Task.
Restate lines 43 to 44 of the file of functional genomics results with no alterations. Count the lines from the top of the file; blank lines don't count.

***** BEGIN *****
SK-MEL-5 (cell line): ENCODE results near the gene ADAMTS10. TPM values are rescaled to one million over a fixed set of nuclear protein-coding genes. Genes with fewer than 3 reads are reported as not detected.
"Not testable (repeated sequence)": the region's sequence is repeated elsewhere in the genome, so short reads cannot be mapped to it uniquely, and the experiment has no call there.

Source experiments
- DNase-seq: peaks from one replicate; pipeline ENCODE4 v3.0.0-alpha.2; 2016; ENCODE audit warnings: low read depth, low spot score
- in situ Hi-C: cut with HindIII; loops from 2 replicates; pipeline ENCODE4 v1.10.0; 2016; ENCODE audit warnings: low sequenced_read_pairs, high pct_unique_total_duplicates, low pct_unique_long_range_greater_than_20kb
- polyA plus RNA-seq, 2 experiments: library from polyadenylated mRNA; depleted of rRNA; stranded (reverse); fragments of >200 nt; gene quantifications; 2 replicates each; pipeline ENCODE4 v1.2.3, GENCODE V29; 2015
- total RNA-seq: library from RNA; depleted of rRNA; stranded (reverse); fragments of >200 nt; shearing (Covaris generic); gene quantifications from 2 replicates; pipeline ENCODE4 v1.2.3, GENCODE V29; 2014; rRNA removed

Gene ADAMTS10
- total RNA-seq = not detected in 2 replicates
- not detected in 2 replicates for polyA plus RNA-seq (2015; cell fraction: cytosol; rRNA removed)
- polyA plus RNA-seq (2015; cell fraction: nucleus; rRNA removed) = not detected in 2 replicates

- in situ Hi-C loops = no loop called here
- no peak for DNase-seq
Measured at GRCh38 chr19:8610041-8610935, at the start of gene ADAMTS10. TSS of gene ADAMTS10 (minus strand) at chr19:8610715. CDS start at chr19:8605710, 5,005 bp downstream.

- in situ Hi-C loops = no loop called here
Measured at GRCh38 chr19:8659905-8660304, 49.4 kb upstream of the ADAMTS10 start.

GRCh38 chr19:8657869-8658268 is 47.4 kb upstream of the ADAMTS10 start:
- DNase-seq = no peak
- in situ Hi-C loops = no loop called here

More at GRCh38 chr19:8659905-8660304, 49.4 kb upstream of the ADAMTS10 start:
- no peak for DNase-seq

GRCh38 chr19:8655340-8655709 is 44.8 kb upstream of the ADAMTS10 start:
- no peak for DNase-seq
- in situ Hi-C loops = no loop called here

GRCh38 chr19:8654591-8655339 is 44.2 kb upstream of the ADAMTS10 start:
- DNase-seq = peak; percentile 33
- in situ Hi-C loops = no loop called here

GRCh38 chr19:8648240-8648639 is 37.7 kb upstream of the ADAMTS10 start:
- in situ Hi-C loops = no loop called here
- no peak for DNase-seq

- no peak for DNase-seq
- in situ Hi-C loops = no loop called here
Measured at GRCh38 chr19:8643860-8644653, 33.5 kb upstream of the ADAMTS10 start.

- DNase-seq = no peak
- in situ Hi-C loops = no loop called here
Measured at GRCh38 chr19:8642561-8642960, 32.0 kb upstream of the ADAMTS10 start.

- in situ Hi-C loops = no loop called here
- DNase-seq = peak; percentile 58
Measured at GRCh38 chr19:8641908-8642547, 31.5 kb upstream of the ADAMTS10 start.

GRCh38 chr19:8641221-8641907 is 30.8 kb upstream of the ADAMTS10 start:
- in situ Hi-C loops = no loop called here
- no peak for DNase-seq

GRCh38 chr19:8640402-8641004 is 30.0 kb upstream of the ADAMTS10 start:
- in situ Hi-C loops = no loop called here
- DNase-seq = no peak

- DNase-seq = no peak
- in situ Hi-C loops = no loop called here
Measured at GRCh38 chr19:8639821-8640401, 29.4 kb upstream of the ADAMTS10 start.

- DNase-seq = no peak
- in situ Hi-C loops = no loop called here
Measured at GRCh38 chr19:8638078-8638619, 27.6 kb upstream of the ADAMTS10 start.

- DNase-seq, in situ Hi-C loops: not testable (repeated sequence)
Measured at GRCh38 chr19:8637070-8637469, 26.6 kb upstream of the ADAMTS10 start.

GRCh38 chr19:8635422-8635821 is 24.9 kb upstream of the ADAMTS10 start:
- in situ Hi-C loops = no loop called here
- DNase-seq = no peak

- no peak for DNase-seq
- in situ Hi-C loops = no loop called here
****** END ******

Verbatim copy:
GRCh38 chr19:8640402-8641004 is 30.0 kb upstream of the ADAMTS10 start:
- in situ Hi-C loops = no loop called here